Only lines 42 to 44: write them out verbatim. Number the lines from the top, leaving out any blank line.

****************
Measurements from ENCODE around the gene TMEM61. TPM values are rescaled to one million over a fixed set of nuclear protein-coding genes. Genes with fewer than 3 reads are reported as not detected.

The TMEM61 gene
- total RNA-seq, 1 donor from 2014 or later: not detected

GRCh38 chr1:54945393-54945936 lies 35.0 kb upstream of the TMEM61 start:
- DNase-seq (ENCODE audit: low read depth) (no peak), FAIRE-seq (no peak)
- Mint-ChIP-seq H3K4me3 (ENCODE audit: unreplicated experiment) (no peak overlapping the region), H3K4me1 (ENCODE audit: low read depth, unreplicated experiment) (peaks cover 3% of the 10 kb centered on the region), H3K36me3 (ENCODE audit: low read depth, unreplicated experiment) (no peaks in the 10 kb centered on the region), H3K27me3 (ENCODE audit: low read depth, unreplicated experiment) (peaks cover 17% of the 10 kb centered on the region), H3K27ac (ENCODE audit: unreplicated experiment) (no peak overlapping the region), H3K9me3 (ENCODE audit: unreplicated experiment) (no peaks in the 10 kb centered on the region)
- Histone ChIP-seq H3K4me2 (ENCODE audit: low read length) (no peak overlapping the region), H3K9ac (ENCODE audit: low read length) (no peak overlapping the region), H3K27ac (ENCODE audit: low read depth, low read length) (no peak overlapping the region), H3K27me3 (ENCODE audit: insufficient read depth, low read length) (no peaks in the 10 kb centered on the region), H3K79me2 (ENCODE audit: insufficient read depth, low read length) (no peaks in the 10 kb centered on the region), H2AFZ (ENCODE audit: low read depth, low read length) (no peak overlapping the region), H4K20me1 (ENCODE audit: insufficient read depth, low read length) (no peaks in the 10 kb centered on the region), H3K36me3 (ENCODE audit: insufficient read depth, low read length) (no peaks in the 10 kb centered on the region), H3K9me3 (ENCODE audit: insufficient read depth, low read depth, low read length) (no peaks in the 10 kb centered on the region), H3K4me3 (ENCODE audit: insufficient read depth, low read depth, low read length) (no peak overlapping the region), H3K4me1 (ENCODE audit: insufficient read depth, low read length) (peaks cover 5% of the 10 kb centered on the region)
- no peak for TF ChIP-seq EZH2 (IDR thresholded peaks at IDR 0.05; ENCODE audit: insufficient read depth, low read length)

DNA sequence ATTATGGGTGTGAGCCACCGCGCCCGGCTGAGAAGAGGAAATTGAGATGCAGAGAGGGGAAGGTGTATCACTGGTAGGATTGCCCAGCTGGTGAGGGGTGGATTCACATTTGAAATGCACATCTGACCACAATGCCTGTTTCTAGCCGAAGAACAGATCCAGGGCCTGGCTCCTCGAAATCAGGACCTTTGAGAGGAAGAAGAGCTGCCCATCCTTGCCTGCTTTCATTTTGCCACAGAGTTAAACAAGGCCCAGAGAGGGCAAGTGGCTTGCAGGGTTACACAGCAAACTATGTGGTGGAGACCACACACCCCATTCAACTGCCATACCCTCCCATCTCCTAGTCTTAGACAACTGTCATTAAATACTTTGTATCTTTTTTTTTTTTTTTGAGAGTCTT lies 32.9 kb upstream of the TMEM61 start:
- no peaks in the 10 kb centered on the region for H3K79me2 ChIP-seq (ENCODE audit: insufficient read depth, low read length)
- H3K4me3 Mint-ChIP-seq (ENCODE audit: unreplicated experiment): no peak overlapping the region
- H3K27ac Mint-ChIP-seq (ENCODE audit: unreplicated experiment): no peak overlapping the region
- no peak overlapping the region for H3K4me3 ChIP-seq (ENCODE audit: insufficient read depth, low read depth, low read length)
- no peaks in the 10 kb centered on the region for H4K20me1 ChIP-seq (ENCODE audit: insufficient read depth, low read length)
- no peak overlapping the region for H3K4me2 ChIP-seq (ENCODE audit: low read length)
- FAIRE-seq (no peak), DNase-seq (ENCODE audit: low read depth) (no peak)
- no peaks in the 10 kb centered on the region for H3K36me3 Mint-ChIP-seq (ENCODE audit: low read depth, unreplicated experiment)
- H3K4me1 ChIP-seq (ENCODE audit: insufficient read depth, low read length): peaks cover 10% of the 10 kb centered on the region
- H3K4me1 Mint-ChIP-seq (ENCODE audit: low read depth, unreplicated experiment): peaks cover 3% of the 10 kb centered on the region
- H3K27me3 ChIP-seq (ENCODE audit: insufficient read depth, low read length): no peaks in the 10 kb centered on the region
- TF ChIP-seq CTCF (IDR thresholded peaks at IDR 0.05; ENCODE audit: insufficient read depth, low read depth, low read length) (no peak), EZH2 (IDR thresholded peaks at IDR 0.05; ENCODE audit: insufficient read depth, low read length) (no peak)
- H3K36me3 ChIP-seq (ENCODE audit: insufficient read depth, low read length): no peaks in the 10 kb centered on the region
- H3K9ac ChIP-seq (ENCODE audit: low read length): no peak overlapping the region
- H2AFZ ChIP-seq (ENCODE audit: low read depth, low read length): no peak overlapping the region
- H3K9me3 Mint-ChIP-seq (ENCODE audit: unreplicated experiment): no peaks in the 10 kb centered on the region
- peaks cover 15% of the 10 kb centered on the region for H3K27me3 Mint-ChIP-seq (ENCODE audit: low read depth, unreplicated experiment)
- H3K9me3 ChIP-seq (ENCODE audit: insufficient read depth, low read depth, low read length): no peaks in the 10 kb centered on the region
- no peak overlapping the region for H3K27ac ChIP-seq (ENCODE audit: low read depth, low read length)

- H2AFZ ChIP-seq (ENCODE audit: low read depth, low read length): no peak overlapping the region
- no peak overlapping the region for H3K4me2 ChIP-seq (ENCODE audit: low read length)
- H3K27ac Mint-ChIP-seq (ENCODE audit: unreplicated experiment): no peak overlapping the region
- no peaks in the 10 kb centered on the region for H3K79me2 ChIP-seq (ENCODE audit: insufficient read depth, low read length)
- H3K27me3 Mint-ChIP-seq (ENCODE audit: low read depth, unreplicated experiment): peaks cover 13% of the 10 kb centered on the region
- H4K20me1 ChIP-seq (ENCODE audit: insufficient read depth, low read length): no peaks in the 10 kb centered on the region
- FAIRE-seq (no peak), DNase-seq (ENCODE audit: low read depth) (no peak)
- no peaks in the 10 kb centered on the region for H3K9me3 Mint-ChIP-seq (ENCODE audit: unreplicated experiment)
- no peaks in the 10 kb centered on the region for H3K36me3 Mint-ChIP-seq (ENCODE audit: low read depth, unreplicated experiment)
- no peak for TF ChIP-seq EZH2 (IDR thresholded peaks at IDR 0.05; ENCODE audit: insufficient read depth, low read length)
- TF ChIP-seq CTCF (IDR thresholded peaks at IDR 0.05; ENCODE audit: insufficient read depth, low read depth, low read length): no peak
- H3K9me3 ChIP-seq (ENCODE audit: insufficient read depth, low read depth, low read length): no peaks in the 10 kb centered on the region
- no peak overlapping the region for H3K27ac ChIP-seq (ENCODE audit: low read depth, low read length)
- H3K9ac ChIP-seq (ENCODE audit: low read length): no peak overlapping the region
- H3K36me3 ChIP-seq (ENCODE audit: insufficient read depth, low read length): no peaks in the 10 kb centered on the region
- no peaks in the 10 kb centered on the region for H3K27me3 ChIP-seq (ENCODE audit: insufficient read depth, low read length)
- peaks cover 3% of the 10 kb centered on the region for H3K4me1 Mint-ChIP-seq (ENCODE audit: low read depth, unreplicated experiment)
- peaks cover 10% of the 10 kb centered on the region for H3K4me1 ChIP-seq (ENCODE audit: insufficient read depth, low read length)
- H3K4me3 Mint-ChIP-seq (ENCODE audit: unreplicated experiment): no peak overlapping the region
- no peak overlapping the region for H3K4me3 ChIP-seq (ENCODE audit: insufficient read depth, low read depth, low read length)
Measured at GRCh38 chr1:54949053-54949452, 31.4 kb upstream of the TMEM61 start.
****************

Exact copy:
- H3K9ac ChIP-seq (ENCODE audit: low read length): no peak overlapping the region
- H3K36me3 ChIP-seq (ENCODE audit: insufficient read depth, low read length): no peaks in the 10 kb centered on the region
- no peaks in the 10 kb centered on the region for H3K27me3 ChIP-seq (ENCODE audit: insufficient read depth, low read length)